Reception[edit]

BBC Online reviewer David Quantick acknowledged the effect of Nile Rodgers' production on the song, arguing that "nobody but Rodgers could have taken a song like 'China Girl', with its paranoid references to 'visions of swastikas', and turned it into a sweet, romantic hit single".[11]

Live performances[edit]

The song was a regular for Bowie's live shows for the rest of the 1980s (appearing on concert videos in 1983 and 1988 – Serious Moonlight and Glass Spider, respectively). It was rehearsed for his appearance at the 1985 London Live Aid concert but along with the songs "Fascination" and "Five Years" was eventually dropped due to time constraints. Additional live versions of the song appear on 2009's release of a 1999 performance for VH1 Storytellers and on a 2010 release, entitled A Reality Tour, recorded at Bowie's November 2003 concerts in Dublin, Ireland.

Track listing[edit]

7-inch single
  1. "China Girl" [Edit] (David Bowie, Iggy Pop) – 4:14
  2. "Shake It" (Bowie) – 3:49
12-inch single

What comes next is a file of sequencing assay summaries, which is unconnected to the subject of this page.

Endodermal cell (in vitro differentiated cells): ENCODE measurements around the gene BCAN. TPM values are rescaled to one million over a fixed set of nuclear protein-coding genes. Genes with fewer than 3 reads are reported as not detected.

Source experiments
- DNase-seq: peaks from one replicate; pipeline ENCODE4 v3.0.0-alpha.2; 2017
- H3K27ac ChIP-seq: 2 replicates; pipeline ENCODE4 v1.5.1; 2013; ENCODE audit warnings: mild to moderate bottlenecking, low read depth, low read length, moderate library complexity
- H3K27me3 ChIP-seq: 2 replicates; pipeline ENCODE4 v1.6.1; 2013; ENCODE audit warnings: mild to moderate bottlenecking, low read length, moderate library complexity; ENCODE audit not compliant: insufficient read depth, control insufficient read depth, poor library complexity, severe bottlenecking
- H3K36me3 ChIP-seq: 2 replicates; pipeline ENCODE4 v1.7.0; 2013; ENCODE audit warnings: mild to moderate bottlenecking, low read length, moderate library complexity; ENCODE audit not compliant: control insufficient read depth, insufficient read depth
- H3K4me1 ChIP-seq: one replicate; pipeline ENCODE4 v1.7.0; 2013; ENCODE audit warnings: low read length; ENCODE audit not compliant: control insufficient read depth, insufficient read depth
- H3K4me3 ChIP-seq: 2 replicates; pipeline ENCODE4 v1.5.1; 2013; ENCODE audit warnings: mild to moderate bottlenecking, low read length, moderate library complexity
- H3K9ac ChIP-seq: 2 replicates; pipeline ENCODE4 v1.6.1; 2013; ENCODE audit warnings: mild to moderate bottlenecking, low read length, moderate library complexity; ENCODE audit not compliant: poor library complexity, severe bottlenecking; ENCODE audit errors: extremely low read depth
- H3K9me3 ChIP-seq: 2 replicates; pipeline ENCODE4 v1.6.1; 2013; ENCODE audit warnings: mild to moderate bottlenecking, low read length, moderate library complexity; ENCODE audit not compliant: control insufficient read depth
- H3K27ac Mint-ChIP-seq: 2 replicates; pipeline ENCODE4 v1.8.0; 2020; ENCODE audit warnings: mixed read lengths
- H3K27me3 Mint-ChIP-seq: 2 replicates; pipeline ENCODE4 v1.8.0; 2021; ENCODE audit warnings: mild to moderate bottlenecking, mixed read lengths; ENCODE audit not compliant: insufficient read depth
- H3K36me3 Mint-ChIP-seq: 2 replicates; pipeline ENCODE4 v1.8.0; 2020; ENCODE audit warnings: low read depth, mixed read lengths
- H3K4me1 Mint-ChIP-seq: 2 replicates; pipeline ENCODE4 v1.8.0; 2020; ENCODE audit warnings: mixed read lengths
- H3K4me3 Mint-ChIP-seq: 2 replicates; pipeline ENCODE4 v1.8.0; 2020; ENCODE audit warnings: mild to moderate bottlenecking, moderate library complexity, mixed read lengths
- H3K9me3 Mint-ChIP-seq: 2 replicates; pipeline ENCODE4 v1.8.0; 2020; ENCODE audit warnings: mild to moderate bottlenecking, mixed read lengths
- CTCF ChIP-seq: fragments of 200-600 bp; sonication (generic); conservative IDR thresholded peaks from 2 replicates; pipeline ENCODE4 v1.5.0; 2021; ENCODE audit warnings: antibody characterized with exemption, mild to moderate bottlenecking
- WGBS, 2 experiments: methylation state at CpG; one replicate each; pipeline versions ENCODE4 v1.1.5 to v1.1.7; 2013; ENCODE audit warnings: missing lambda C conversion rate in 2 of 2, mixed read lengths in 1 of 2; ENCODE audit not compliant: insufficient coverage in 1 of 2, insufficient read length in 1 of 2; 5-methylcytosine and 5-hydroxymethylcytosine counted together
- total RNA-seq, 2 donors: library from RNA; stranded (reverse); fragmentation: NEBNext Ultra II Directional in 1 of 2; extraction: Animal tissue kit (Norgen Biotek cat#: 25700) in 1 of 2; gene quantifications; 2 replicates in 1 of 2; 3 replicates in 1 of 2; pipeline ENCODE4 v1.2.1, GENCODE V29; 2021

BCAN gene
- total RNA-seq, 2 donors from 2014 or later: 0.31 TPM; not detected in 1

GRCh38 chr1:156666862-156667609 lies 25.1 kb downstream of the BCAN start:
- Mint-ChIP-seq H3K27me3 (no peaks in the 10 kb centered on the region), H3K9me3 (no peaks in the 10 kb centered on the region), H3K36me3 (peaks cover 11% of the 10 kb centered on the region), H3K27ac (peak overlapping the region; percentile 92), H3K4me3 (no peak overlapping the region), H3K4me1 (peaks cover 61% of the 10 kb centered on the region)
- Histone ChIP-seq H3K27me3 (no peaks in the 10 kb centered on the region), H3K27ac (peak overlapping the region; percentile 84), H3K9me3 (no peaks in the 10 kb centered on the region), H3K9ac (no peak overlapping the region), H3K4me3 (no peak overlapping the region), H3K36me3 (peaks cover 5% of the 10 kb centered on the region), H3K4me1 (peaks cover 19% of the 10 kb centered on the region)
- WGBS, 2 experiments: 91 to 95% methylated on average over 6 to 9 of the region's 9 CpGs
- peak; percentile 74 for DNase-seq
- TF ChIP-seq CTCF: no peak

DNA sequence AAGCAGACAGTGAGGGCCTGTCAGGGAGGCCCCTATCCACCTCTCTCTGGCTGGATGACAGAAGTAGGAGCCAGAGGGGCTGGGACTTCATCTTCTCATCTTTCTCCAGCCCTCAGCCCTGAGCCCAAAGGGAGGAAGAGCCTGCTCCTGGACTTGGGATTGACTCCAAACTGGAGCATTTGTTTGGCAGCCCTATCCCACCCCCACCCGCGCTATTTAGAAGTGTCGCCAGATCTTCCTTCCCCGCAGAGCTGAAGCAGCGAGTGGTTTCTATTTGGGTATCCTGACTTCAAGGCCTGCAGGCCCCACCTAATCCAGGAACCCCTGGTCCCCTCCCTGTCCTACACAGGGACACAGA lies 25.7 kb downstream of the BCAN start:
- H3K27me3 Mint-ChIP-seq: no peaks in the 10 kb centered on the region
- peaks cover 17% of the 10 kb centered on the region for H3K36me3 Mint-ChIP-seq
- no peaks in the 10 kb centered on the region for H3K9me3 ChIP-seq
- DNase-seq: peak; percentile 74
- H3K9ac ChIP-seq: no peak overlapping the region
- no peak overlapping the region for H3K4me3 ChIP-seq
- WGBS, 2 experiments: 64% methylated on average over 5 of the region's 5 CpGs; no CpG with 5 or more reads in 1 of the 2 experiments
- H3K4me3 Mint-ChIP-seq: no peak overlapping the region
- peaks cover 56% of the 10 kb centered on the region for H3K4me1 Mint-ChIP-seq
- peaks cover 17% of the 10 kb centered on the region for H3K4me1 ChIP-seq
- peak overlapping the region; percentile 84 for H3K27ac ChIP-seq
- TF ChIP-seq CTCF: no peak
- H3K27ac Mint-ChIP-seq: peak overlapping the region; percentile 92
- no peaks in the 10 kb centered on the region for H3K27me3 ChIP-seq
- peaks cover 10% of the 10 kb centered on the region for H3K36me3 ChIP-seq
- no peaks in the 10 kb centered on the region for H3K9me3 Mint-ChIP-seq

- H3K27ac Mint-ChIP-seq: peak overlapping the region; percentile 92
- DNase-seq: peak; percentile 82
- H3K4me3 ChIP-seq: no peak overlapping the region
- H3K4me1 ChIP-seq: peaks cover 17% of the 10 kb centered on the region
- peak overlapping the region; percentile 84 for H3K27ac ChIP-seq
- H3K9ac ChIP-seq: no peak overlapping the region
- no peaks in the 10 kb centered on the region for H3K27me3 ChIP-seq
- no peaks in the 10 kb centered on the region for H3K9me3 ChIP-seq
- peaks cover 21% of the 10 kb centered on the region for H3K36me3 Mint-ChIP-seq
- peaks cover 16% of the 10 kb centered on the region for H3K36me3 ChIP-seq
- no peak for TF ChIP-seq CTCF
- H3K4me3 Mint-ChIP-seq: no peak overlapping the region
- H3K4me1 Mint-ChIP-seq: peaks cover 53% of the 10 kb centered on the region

1. "China Girl" (Bowie, Pop) – 5:32
  2. "Shake It" [Re-Mix] (Bowie) – 5:21
  • On the US 12", "Shake It" is called the "Long Version," although it's identical to the UK's "Re-Mix"
  • The UK 12" single's cover was slightly different from the US cover (they're mirrors of each other), and the flip side of the UK 12" includes dates for the 1983 Serious Moonlight Tour in the UK (specifically the London, Birmingham, Edinburgh, and Milton Keynes shows).

Personnel[edit]

Iggy Pop version[edit]

David Bowie version[edit]

Production

Chart performance (David Bowie version)[edit]

Certifications (David Bowie version)[edit]

Region Certification Certified units/Sales
Canada (Music Canada)[40] Gold 5,000^